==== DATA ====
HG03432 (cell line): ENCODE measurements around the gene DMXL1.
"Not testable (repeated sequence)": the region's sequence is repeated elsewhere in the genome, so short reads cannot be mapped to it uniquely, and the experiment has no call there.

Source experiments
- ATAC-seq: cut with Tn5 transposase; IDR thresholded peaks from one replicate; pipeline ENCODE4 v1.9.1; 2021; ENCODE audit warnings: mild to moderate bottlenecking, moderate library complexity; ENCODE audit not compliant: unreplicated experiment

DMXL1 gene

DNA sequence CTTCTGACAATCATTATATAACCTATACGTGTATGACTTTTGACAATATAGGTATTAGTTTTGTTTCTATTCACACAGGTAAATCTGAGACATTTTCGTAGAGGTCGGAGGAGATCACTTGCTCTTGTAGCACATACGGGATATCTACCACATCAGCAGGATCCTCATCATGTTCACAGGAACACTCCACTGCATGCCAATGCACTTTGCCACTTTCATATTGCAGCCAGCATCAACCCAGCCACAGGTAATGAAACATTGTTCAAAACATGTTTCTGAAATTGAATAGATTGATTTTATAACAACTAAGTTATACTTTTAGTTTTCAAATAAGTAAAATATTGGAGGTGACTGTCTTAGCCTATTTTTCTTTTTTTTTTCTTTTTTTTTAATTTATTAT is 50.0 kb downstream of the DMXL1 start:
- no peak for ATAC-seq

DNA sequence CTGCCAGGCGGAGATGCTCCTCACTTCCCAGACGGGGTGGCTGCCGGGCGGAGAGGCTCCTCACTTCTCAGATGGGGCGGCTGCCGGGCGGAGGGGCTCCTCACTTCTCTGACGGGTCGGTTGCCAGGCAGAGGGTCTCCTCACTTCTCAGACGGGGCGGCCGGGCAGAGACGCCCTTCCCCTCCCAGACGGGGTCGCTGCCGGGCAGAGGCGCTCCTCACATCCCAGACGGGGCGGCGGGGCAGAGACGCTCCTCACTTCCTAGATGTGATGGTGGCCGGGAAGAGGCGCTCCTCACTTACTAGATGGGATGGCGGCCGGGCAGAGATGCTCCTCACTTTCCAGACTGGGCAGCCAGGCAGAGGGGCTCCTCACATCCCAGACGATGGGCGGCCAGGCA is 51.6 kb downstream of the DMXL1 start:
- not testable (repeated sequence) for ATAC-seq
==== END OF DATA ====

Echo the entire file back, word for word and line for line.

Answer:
HG03432 (cell line): ENCODE measurements around the gene DMXL1.
"Not testable (repeated sequence)": the region's sequence is repeated elsewhere in the genome, so short reads cannot be mapped to it uniquely, and the experiment has no call there.

Source experiments
- ATAC-seq: cut with Tn5 transposase; IDR thresholded peaks from one replicate; pipeline ENCODE4 v1.9.1; 2021; ENCODE audit warnings: mild to moderate bottlenecking, moderate library complexity; ENCODE audit not compliant: unreplicated experiment

DMXL1 gene

DNA sequence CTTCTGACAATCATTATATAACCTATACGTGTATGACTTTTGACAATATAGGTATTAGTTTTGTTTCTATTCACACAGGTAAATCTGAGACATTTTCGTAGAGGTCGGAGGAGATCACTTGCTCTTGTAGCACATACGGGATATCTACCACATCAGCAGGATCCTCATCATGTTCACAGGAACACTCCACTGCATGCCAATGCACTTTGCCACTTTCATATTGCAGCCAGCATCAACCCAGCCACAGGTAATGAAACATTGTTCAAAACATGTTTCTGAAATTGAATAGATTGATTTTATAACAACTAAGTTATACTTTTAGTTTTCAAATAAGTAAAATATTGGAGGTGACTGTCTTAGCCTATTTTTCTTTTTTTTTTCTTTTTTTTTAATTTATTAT is 50.0 kb downstream of the DMXL1 start:
- no peak for ATAC-seq

DNA sequence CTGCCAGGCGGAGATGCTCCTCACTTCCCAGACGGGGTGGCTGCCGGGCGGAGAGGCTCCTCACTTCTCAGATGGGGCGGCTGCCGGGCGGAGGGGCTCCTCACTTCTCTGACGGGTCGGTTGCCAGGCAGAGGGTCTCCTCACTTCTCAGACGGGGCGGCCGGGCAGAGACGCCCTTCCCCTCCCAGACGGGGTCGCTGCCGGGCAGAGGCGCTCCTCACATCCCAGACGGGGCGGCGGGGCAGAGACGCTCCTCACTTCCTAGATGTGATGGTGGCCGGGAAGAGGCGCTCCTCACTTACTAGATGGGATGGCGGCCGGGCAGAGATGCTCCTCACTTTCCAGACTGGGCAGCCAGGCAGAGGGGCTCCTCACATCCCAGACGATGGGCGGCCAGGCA is 51.6 kb downstream of the DMXL1 start:
- not testable (repeated sequence) for ATAC-seq